My own experiences in different contexts cemented the idea in my mind that social location, upbringing, education, and racial and ethnic background influence how we read, hear, study, and live the Scriptures. For me, reading the Bible with a middle-class youth group as a teenager, talking about Jesus with Mexican subsistence farmers, and learning the exegetical method of Scripture with seminary students all has informed my unique view. As the sole paid pastor within my current church community, I am primarily responsible for hosting the Scriptures week to week, so how do I host knowing that my life experiences and background are limited? Even as I teach others to host the Scriptures, I am the one encouraging and guiding them in this process. We try to study the Scriptures together in preparation for our weekly gathering, and I invite different voices into the preparation process by reading a diversity of writings on a given text, but still this is a huge limitation. Do I find similar themes throughout Scripture because these are the ways that God works and moves in the world or because of my own biases?
Preaching is typically seen as a way of providing predictable answers: here is what the text means, here is how to live it out. I am finding that a role for preaching is to continue the conversation the congregation is already having with Scripture and God. Preaching should invite meaningful and difficult questions about our lives and following Jesus. Recently, after speaking of how the exiles in Babylon heard God’s words of hope to return one day, one member asked, “How could the people trust God again after God took them into exile?” I caught myself before immediately responding: it was clearly a question that needed to be reflected upon. How do any of us trust God again after horrible things happen in our lives? Preaching that is a part of a congregational conversation must encourage and allow all types of questions. Even weeks later, the conversation may still continue.
One question that continues to concern me (though it is one by which I may be compromised), is how the church would change if pastors were not financially compensated. I humbly recognize the gift it is to have my bills paid by a congregation—especially when so many who long to find full-time work are unable to. Because I am paid, my time is freed up to study, teach, and lead. Yet many times I am expected to fulfill the ministry of the church rather than equipping the congregation to do ministry. Sometimes I wonder if my position inhibits deeper growth and service within the community where I serve. I hear the adage that clergy are set apart from, not above the rest of the church, but in practice this does not seem the case. Paying a pastor also seems to highlight one set of specific gifts over other gifts within the church body. I dream of experiments by churches where financial support enables others besides the pastor to use their time to bless the community; for instance, rather than paying a pastor, paying the salary of an artist, teacher, or community organizer to work and build up the Kingdom of God within our neighborhoods and congregations.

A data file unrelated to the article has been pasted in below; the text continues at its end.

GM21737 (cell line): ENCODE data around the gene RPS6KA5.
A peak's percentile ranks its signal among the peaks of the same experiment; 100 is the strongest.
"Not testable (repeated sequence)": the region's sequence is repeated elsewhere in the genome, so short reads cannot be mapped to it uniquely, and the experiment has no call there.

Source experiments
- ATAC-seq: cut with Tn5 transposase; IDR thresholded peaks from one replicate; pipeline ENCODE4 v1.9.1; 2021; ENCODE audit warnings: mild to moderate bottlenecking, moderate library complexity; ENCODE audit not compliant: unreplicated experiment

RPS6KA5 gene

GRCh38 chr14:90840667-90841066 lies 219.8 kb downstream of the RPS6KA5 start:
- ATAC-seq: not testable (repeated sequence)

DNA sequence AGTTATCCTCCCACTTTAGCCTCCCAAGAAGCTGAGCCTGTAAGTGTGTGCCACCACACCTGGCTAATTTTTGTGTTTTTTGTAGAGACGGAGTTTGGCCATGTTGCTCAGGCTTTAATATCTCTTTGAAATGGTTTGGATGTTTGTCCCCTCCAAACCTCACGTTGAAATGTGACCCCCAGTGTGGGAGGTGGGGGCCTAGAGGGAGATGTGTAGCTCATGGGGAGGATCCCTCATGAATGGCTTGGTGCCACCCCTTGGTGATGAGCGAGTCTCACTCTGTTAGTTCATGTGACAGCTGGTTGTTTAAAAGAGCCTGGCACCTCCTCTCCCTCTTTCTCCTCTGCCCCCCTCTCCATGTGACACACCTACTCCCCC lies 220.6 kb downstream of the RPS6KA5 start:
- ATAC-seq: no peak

The God of the Bible made us with the capacity to ask questions, sometimes even as a sign of commitment, of faith trusting enough to inquire and probe. We see this in Abraham questioning God’s judgment, the psalmist screaming laments, and Jesus’s wrestling with God’s will in Gethsemane. Maybe my questions are actually gifts that need to be protected and asked anew by each generation of congregations and pastors. As a church we have biblical models of the early church experimenting in the exact areas where I struggle to find clarity. Perhaps continually reevaluating the relationship between pastor and congregation and how we learn, teach, and live Scripture without expecting easy answers opens us up to what God is doing right here, right now, rather than relying on precedents that may tire out and leave us deaf to the transforming power of the gospel.
This article was published in Theology, News & Notes, Spring 2011, “Empowering Wise Preachers: For a Vigorous Church in a Volatile World.”